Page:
Despite these fervent views, she says she does not hate homosexuals.

‘‘No, I don’t hate them, I pity them. I know they hate me. I actually have tremendous compassion for them, especially the young ones caught up in that lifestyle.’’

Alongside homosexuality, she says is the ‘twin evil’ of adultery; speaking on the subject she becomes quite irate.

‘‘I think adultery is a heinous crime, an absolutely wicked crime. And why some of these churches are so lenient with the adulterers in their midst I do not know.’’

She is especially condemnatory of the Coleraine Baptist Church attended by Colin Howell and Hazel, who were found guilty of the 1991 murders of their spouses Trevor Buchanan and Lesley Howell.

‘‘That Coleraine Baptist Church is an utter disgrace - Howell and Stewart - those two wicked wretches. If I had been in that church I would have demanded the sternest of discipline for that wicked pair. I would have put Howell and Stewart in prison, they wouldn’t have been free to murder.’’

Mrs White’s is equally vociferous on the subject of immigration and the Islamic religion which she describes as ‘‘dangerous and violent.’’

‘‘It is out to take over the world. If anyone doesn’t fear that, well I would say, you should.’’

Susan Anne-White was born in Belfast on April 21, 1959 into a Catholic family and was raised in Greencastle.

The family moved around, to south Africa for a year and a half when her father got a job as a welder and then England for five years.

It was in Blackpool at the age of 17 that she became a born again Christian after attending a young people’s Bible study.

‘‘I then began to distance myself from the Roman Catholic church and then very soon after, left it completely. That caused friction, of course, with the family, which to some degree continues to this day.’’

The eldest of four - she has two sisters and a brother Stephen, who died when he was 23 in a car accident in South Africa.

She speaks emotionally of that traumatic event.

‘‘To hear just out of the blue that Stephen was dead, I can’t tell you the emotional effect it had. I was absolutely devastated.

‘‘I lost about a stone the following month. It was two weeks for Stephen’s body to be returned and those two weeks were just like a daze. My parents were absolutely grief-stricken and I was so grief-stricken I didn’t know how I was going to help anybody else, but that’s where my Christian faith really came into play.’’

Flitting between schools, including a convent in South Africa, she says her education suffered and she preformed poorly academically, failing the 11-plus and doing ‘abysmally’ in her O Levels, managing only to secure one - English Language.

However, she qualified as a State Enrolled Nurse - working in obstetrics and gynaecology and also a burns unit and at the age of 27 returned to education studying for four more O’Levels at Newtownabbey Tech and then two A Levels in Politics and Sociology.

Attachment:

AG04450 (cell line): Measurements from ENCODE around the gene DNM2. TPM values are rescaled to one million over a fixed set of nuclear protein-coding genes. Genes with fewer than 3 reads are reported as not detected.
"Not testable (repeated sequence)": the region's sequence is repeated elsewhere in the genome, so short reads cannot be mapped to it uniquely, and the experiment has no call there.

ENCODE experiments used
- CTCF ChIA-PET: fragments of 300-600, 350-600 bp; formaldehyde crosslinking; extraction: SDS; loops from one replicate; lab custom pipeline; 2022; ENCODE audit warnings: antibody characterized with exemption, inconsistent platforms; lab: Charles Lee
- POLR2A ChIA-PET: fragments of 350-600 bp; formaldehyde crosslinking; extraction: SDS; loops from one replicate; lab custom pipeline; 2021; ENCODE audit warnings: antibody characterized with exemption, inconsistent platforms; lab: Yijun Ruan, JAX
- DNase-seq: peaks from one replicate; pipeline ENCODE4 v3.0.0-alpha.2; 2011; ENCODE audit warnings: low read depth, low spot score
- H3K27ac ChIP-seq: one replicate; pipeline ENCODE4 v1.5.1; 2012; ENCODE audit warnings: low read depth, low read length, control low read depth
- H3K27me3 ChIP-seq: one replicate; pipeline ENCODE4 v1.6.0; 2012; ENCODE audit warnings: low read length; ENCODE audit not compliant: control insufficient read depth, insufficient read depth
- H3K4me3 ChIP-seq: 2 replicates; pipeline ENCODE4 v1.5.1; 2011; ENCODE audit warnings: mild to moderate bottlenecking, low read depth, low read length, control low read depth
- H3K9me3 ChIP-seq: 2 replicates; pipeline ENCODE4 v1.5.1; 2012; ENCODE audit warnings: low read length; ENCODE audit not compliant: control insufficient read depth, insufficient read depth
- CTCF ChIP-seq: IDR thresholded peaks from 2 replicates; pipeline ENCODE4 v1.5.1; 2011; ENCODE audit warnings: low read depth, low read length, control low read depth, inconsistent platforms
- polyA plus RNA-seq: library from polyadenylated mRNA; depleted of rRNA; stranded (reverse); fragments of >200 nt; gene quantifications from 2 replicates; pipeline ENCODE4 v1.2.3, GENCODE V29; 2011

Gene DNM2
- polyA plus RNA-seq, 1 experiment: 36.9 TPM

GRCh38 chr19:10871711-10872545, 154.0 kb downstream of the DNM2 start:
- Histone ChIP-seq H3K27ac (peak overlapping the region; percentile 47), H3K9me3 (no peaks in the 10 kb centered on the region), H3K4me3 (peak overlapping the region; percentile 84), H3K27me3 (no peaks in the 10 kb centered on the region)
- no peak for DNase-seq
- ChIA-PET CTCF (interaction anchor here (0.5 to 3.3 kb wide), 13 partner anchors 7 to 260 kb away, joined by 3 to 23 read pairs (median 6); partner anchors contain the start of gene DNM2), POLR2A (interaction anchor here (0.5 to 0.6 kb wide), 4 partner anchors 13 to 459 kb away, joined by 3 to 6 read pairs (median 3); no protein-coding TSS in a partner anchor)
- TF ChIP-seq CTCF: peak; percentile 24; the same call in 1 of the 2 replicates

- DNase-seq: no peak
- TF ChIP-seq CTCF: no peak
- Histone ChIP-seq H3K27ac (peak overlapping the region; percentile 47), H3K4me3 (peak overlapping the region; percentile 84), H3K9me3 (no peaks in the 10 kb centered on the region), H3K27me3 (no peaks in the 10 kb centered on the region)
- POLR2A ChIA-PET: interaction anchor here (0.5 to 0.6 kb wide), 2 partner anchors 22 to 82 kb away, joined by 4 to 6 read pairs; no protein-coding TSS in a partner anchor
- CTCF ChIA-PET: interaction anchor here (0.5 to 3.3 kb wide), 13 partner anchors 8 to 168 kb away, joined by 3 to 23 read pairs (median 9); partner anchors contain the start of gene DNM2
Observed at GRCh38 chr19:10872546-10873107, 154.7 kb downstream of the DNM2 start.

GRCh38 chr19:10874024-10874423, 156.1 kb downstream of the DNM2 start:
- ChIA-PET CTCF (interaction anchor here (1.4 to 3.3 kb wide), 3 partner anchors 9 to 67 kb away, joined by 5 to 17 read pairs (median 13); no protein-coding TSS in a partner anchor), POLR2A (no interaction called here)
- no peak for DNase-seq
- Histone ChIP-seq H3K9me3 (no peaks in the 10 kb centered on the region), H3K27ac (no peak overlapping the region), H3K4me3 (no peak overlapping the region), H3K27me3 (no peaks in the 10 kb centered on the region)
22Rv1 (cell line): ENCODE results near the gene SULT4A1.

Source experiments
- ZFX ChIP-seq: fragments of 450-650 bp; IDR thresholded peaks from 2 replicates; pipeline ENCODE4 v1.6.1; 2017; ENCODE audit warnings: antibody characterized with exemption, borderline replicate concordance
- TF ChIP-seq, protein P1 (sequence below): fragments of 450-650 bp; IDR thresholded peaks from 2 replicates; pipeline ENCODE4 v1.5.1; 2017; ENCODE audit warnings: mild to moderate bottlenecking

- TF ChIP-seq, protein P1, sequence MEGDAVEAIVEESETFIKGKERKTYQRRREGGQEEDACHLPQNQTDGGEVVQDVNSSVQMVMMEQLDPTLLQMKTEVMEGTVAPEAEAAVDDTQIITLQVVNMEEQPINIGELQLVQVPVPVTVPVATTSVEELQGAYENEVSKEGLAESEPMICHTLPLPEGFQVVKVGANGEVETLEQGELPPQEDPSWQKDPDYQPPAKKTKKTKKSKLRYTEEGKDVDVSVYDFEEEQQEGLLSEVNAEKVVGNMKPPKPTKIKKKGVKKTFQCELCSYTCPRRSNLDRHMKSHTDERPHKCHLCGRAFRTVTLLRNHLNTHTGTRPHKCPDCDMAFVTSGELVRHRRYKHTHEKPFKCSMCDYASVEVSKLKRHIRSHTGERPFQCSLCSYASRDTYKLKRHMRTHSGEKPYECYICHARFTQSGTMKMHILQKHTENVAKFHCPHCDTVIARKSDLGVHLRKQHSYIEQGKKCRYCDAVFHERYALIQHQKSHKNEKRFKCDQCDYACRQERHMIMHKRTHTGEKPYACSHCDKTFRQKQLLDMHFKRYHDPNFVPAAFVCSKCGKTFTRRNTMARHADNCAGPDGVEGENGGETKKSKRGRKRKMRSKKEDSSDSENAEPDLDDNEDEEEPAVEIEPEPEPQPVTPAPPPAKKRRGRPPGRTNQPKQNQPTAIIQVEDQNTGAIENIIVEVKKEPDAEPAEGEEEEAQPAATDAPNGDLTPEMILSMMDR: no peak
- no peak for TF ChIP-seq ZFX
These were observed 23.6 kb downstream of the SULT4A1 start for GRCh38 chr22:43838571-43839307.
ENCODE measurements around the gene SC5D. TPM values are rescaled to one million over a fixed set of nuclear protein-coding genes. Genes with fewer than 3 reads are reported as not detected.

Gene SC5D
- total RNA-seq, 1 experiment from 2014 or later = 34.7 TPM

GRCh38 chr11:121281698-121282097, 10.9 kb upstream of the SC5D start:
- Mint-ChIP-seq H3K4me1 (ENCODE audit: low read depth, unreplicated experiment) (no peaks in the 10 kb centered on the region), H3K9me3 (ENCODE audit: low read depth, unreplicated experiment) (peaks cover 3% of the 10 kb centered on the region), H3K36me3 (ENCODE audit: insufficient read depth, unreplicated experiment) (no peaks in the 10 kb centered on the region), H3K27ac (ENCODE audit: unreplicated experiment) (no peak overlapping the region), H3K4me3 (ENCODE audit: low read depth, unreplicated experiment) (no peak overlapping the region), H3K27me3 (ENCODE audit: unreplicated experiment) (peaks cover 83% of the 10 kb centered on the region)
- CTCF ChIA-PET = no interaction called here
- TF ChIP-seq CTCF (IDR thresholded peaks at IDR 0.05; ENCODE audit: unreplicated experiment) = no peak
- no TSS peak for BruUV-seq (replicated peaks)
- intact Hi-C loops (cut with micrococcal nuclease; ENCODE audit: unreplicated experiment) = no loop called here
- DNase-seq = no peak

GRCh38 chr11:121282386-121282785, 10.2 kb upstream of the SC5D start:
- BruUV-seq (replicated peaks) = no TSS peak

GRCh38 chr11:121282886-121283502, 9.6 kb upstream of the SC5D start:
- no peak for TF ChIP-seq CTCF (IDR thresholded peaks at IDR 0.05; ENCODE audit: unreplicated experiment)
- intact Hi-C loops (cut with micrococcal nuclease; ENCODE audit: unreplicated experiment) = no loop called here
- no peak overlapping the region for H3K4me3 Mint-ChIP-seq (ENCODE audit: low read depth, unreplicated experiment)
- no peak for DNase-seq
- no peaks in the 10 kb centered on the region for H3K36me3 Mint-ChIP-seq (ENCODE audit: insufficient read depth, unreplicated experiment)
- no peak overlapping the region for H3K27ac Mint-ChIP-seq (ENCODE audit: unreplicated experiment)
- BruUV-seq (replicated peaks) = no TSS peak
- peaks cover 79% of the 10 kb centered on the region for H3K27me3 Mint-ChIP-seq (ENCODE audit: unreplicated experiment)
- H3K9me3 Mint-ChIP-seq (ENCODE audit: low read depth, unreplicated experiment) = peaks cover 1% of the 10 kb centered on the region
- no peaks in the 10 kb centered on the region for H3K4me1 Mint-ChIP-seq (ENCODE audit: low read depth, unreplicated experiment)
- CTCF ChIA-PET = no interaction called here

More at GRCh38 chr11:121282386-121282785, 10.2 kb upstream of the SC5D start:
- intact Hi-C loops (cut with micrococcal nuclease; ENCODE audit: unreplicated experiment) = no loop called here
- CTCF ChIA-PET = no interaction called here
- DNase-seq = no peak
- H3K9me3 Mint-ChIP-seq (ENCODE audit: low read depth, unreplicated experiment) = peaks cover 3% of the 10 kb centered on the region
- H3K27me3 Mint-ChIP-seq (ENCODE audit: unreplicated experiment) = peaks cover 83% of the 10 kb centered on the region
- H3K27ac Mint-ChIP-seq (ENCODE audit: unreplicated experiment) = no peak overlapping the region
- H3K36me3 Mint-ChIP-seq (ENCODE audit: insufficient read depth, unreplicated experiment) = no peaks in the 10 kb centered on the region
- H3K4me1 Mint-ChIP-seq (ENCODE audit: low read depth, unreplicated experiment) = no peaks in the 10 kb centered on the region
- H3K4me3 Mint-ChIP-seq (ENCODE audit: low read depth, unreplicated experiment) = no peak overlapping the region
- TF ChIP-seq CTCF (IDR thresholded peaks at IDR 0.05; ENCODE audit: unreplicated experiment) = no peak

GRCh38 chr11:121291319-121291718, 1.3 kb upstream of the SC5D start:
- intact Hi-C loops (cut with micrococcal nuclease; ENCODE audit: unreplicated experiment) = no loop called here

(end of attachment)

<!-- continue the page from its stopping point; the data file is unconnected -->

By the time she met her husband Francis (through a friend) she was 37 and working as clerical assistant. The pair got married on her 38th birthday and Abigail was born the following year.

Mrs White was forced to give up her job due to illness during her pregnancy, but says: ‘‘We always knew that once Abigail was born I would be looking after her myself - I would not be working.’’

Indeed, Mrs White takes a very dim view of women who work, believing the man should be the sole breadwinner.

‘‘Feminism is responsible for very many women being in the workforce, particularly married women.

‘‘I have no problem with women working if they have a crisis in their life, if their husband takes ill, I realise it’s necessity. But I think today married women work because feminism has told them that staying at home is boring and dull and they need a career to find themselves and to have an identity and to have self-worth, as they call it, and that’s why women became very dissatisfied with staying at home.

‘‘So they entered the workforce and they are either doing jobs that are only suitable for men, or they are taking men’s jobs and that bothers me. I think there should be a mass exodus of women coming out of the workforce and leaving those jobs for men.’’

But I ask if she is so vehemently anti-feminist, shouldn’t her husband Francis do all the political work.

‘‘Ideally he should have been the candidate, but he has said that he does not feel that God has gifted him with public speaking and I believe that God has uniquely gifted me with public speaking.

‘‘Francis would find it harder to speak out against feminism because he would be labelled with that nonsensical word ‘sexist’.”

Susan-Anne White refuses to be fazed by the bile heaped on her by detractors, remaining determined and stoic throughout.

‘‘If anyone thinks this has been easy for me, to stand publicly and take the slings and arrows of outrageous fortune and to take the barbs and the hostility and the downright hatred, they’re baying for my blood almost and saying that I belong in the 15th century and all this nonsense and that I’m a lunatic and that I’m insane, if anyone thinks that it’s been easy to do that, no it has not. But I am glad that God has given me unusual courage to withstand it all.

‘‘It’s not easy, but it’s exhilarating at the same time.’’